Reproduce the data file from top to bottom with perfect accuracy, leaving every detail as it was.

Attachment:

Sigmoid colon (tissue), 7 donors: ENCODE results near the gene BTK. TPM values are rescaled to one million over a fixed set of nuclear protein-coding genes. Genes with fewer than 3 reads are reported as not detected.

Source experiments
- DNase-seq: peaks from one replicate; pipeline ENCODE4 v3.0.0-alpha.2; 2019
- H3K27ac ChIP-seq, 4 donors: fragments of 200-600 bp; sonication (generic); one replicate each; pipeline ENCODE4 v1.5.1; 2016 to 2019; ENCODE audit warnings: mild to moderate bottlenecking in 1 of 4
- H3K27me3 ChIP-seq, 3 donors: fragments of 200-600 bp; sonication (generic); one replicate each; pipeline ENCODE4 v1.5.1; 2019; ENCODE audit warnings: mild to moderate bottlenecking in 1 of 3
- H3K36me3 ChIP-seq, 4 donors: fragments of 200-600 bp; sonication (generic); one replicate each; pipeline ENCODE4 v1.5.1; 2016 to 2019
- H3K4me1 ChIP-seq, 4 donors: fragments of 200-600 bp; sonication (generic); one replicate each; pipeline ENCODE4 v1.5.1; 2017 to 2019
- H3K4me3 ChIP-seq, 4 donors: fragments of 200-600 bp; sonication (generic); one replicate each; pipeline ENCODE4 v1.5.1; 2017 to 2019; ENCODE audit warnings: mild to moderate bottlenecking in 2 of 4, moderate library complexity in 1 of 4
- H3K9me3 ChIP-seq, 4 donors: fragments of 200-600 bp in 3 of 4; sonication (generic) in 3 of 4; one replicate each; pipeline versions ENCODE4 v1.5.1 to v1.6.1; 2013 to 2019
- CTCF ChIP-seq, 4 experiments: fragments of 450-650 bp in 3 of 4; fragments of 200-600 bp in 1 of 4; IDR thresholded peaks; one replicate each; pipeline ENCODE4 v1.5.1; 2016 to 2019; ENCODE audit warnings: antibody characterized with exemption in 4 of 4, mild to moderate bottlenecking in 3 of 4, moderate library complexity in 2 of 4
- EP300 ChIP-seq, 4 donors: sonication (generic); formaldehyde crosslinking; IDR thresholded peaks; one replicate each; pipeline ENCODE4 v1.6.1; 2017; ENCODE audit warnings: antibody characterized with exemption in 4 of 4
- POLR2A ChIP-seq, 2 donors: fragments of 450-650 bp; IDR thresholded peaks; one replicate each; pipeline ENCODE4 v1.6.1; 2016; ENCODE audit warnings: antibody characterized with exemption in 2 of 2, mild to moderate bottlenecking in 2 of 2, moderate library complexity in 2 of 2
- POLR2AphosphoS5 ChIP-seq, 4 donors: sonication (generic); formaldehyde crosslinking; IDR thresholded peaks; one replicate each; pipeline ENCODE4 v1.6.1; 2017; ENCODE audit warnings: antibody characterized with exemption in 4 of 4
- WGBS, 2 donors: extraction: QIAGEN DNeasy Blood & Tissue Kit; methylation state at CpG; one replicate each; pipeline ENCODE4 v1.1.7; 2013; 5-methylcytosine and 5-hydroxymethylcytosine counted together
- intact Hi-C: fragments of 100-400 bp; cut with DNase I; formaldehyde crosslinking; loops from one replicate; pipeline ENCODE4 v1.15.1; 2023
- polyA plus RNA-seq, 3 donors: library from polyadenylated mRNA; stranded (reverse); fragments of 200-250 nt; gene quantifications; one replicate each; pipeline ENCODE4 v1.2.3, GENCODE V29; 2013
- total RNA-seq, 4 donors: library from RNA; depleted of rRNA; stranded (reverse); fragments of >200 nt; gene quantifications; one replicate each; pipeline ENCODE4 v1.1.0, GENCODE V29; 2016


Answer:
Sigmoid colon (tissue), 7 donors: ENCODE results near the gene BTK. TPM values are rescaled to one million over a fixed set of nuclear protein-coding genes. Genes with fewer than 3 reads are reported as not detected.

Source experiments
- DNase-seq: peaks from one replicate; pipeline ENCODE4 v3.0.0-alpha.2; 2019
- H3K27ac ChIP-seq, 4 donors: fragments of 200-600 bp; sonication (generic); one replicate each; pipeline ENCODE4 v1.5.1; 2016 to 2019; ENCODE audit warnings: mild to moderate bottlenecking in 1 of 4
- H3K27me3 ChIP-seq, 3 donors: fragments of 200-600 bp; sonication (generic); one replicate each; pipeline ENCODE4 v1.5.1; 2019; ENCODE audit warnings: mild to moderate bottlenecking in 1 of 3
- H3K36me3 ChIP-seq, 4 donors: fragments of 200-600 bp; sonication (generic); one replicate each; pipeline ENCODE4 v1.5.1; 2016 to 2019
- H3K4me1 ChIP-seq, 4 donors: fragments of 200-600 bp; sonication (generic); one replicate each; pipeline ENCODE4 v1.5.1; 2017 to 2019
- H3K4me3 ChIP-seq, 4 donors: fragments of 200-600 bp; sonication (generic); one replicate each; pipeline ENCODE4 v1.5.1; 2017 to 2019; ENCODE audit warnings: mild to moderate bottlenecking in 2 of 4, moderate library complexity in 1 of 4
- H3K9me3 ChIP-seq, 4 donors: fragments of 200-600 bp in 3 of 4; sonication (generic) in 3 of 4; one replicate each; pipeline versions ENCODE4 v1.5.1 to v1.6.1; 2013 to 2019
- CTCF ChIP-seq, 4 experiments: fragments of 450-650 bp in 3 of 4; fragments of 200-600 bp in 1 of 4; IDR thresholded peaks; one replicate each; pipeline ENCODE4 v1.5.1; 2016 to 2019; ENCODE audit warnings: antibody characterized with exemption in 4 of 4, mild to moderate bottlenecking in 3 of 4, moderate library complexity in 2 of 4
- EP300 ChIP-seq, 4 donors: sonication (generic); formaldehyde crosslinking; IDR thresholded peaks; one replicate each; pipeline ENCODE4 v1.6.1; 2017; ENCODE audit warnings: antibody characterized with exemption in 4 of 4
- POLR2A ChIP-seq, 2 donors: fragments of 450-650 bp; IDR thresholded peaks; one replicate each; pipeline ENCODE4 v1.6.1; 2016; ENCODE audit warnings: antibody characterized with exemption in 2 of 2, mild to moderate bottlenecking in 2 of 2, moderate library complexity in 2 of 2
- POLR2AphosphoS5 ChIP-seq, 4 donors: sonication (generic); formaldehyde crosslinking; IDR thresholded peaks; one replicate each; pipeline ENCODE4 v1.6.1; 2017; ENCODE audit warnings: antibody characterized with exemption in 4 of 4
- WGBS, 2 donors: extraction: QIAGEN DNeasy Blood & Tissue Kit; methylation state at CpG; one replicate each; pipeline ENCODE4 v1.1.7; 2013; 5-methylcytosine and 5-hydroxymethylcytosine counted together
- intact Hi-C: fragments of 100-400 bp; cut with DNase I; formaldehyde crosslinking; loops from one replicate; pipeline ENCODE4 v1.15.1; 2023
- polyA plus RNA-seq, 3 donors: library from polyadenylated mRNA; stranded (reverse); fragments of 200-250 nt; gene quantifications; one replicate each; pipeline ENCODE4 v1.2.3, GENCODE V29; 2013
- total RNA-seq, 4 donors: library from RNA; depleted of rRNA; stranded (reverse); fragments of >200 nt; gene quantifications; one replicate each; pipeline ENCODE4 v1.1.0, GENCODE V29; 2016